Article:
bringing missouri to montluçon

Many of my students have never met an American, so I didn’t want to teach cliches.

Burgers and fries, big cities and celebrities? They’ve seen enough of that, maybe only that, on TV. I wanted to share what think of when I think of home.

So rather than trying to introduce the whole country in one go to children who think I regularly hang out with Obama, I took a local approach. There are now dozens of small-town French children learning about float trips, caves, the Gateway Arch, and gooey butter cake.

I’ve explained the term “America’s Heartland” and shown pictures of KC barbecue and played black-and-white YouTube videos of 1920s jazz.

I’ve told them how to say St. Louis with an American accent and shown them a picture of the arch at sunset, city lights glowing against a purple sky. That one always elicits gasps of awe. Mais c’est trop beau!

I’ve shown them a photo of Mizzou’s Jesse Hall and the columns that got the same amazed reaction. A university?! You’d think it was a castle! Does the president live there? When I tell them the enrollment number (30,000 to keep it simple), they think I must be mistaken. Trente-mille ?!  One little girl wondered how on earth so many students could fit in that building.

Of course I had to talk about sports, showing a picture of the MU Tigers. Ah oui! Le football américain! 

I even talked about armadillos, those prehistoric-looking creatures that now line Missouri roads.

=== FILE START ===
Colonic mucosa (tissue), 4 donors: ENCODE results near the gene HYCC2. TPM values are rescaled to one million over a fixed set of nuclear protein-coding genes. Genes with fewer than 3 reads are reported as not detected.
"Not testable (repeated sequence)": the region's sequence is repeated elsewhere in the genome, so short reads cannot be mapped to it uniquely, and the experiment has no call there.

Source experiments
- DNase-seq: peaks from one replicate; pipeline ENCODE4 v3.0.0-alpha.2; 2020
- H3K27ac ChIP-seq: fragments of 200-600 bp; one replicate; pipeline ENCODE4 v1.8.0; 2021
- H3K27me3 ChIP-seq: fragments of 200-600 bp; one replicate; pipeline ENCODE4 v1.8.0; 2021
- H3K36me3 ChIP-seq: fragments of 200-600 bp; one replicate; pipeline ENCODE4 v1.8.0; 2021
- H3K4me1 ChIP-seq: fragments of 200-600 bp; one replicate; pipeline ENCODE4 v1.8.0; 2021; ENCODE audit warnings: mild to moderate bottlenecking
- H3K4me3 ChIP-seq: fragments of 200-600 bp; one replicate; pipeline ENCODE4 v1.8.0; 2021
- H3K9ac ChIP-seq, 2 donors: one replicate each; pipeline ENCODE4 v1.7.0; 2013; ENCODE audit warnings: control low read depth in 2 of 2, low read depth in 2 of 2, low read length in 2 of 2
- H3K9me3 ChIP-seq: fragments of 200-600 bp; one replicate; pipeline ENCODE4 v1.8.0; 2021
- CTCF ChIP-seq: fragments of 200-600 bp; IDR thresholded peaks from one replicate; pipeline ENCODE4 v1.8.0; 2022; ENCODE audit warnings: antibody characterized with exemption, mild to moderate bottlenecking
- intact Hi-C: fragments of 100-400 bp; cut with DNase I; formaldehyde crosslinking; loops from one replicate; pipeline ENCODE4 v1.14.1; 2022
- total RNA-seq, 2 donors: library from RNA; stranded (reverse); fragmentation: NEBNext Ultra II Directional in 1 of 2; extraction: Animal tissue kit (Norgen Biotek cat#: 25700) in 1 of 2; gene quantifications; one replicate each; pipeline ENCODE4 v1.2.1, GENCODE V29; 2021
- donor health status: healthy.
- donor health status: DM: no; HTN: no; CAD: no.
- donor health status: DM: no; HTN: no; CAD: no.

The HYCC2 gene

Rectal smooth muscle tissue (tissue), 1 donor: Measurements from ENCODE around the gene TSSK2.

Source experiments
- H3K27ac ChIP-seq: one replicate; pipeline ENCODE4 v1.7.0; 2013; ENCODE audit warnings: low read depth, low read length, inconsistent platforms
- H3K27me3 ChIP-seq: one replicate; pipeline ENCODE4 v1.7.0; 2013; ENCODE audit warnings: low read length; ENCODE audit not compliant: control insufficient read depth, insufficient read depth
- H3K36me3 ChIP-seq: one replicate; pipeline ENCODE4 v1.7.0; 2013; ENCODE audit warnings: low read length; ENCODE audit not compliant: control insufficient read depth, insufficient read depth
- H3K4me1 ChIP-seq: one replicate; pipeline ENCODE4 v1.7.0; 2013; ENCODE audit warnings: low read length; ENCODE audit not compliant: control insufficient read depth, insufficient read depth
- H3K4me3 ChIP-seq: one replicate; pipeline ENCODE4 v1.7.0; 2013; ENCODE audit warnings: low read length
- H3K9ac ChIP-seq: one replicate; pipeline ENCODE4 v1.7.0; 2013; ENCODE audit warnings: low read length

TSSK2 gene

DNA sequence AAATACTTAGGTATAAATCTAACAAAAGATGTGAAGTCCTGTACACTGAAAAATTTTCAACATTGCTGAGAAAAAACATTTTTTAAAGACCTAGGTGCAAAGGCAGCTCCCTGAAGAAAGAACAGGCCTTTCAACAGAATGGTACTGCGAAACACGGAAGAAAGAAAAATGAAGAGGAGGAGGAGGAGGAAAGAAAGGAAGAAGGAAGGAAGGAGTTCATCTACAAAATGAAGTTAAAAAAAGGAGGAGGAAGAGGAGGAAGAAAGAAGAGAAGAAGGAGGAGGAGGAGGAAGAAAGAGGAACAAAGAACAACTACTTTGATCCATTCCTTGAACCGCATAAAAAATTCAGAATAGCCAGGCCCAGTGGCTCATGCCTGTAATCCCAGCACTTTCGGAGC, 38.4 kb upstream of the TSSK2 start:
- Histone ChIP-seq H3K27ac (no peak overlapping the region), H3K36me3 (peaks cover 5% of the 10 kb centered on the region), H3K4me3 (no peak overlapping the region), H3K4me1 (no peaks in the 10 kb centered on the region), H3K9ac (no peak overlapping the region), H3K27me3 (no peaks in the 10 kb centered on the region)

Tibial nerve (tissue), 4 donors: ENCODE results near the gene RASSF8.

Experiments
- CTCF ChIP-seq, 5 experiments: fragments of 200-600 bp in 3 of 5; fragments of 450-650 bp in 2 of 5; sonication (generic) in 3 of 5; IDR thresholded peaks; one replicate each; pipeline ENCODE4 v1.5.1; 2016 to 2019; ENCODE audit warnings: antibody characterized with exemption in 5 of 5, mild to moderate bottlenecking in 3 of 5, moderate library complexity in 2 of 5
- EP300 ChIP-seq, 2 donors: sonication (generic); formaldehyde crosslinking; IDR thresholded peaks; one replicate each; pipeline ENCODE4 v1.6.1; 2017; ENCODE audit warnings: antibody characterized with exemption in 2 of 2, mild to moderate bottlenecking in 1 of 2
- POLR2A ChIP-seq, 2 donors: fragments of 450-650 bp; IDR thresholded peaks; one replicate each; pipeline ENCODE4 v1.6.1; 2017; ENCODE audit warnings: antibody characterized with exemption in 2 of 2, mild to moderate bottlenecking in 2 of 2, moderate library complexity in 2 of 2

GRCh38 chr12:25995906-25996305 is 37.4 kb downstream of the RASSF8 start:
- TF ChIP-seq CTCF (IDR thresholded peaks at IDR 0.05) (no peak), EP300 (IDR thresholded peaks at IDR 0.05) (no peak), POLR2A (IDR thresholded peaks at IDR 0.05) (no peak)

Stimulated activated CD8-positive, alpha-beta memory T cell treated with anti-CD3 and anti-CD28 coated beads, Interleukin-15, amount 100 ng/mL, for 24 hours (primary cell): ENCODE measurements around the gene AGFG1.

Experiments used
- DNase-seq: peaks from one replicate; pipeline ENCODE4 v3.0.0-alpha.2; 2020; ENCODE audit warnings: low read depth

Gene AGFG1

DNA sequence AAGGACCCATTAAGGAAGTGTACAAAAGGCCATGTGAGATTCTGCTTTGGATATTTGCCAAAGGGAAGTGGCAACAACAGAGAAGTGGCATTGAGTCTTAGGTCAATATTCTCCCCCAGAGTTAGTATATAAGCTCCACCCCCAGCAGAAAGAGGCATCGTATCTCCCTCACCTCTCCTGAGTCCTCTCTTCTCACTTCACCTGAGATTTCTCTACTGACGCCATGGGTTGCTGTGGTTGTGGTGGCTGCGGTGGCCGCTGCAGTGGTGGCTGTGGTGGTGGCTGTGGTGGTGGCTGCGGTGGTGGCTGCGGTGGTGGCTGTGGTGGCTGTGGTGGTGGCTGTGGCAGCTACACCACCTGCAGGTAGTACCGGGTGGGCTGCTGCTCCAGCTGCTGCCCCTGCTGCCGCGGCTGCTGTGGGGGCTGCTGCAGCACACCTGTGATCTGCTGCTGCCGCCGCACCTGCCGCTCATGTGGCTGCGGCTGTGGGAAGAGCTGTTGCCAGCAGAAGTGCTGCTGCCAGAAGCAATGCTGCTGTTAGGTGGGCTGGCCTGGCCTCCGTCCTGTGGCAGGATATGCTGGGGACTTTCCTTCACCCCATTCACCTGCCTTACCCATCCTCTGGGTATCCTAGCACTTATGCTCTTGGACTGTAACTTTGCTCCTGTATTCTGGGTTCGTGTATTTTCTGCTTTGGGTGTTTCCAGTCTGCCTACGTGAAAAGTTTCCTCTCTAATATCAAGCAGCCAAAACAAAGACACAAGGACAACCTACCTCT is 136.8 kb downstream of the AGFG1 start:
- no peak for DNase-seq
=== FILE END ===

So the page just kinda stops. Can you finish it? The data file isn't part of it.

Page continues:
The presentations have gone really well and I am mobbed at recess and in the halls. When they’re not talking to me, trying to impress me by saying a word they know-blue! fish!-or a phrase–my name eez Akim-I hear them talking about me. Mais elle est belle ! Oui, elle est belleElle parle anglais ! Elle est anglaise ? Elle vient des États-Unis en fait ! Elle parle français aussi !

They’re kids. And they’re French. So naturally, frankness abounds.

But the attention is enough to make a girl feel like Beyoncé.

At the TAPIF orientation, we were told to always link language with culture, and it makes so much sense now that I see it in action. I get why they brought us here: the kids are naturally curious about us, so we can help translate the enthusiasm about us into enthusiasm about English. We can show them that learning a language is a real, worthy pursuit that goes far beyond scholastic exercises.

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